At the design frequency the response is 3 dB down; at 2ω_{b }it is −18 dB (0.12), and at 4ω_{b }it is −36 dB (0.015) down. Higherorder Butterworth filters have a steeper rolloff, but most of their poles are complex and may affect negatively the controlloop's root locus.
G. Zero Offset Compensation
As noted above, zero offset may be introduced into a sensor voltage signal by drift in the preamplification circuitry and by the analogtodigital converter. Slight differences in the preamplification gains for positive and negative voltages due to the use of differential circuitry may worsen the zero offset effect. The errors vary between transmitters, and with transmitter temperature and component wear.
Audio quality (i.e., relatively low cost) analogtodigital converters may be employed for economic reasons. These devices are not designed with DC offset and amplitude stability as high priorities. FIGS. 19A19D show how offset and positive and negative gains vary with chip operating temperature for one such converter (the AD1879 converter). The repeatability of the illustrated trends is poor, and even allowing for temperature compensation based on the trends, residual zero offset and positive/negative gain mismatch remain.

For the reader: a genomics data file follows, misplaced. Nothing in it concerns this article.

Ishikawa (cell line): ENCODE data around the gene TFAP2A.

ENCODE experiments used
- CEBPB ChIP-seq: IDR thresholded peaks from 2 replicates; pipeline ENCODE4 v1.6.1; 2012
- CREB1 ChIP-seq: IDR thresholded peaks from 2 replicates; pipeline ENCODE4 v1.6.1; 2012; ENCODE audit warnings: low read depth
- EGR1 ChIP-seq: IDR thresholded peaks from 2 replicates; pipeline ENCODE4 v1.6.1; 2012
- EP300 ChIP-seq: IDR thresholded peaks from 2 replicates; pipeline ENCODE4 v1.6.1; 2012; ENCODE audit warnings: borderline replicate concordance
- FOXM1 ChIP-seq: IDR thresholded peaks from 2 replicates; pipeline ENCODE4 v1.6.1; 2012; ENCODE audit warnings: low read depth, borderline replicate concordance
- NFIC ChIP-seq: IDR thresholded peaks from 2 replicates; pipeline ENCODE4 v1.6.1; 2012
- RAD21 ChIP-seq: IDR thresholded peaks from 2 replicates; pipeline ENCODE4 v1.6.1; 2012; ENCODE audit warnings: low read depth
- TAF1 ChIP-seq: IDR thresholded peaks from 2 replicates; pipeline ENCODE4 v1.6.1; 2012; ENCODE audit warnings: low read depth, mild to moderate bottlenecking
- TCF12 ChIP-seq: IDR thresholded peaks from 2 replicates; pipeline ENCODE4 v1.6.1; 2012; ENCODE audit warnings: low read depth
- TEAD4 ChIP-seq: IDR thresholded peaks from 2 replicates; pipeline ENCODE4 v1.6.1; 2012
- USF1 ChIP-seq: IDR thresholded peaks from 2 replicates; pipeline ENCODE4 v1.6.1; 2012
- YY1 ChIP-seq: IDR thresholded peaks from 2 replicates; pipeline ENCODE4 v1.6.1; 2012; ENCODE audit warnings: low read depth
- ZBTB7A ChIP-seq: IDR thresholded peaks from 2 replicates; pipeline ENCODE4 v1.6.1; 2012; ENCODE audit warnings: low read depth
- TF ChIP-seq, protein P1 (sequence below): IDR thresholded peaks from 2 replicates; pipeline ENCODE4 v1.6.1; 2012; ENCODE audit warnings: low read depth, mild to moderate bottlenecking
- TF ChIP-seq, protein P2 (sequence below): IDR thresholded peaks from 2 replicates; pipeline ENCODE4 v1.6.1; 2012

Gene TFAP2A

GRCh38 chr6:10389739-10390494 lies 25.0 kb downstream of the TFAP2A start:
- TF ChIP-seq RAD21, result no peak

If phase is calculated using the time difference between zero crossing points on the two sensor voltages, DC offset may lead to phase errors. This effect is illustrated by FIGS. 20A20C. Each graph shows the calculated phase offset as measured by the digital transmitter when the true phase offset is zero (i.e., at zero flow).
FIG. 20A shows phase calculated based on whole cycles starting with positive zerocrossings. The mean value is 0.00627 degrees.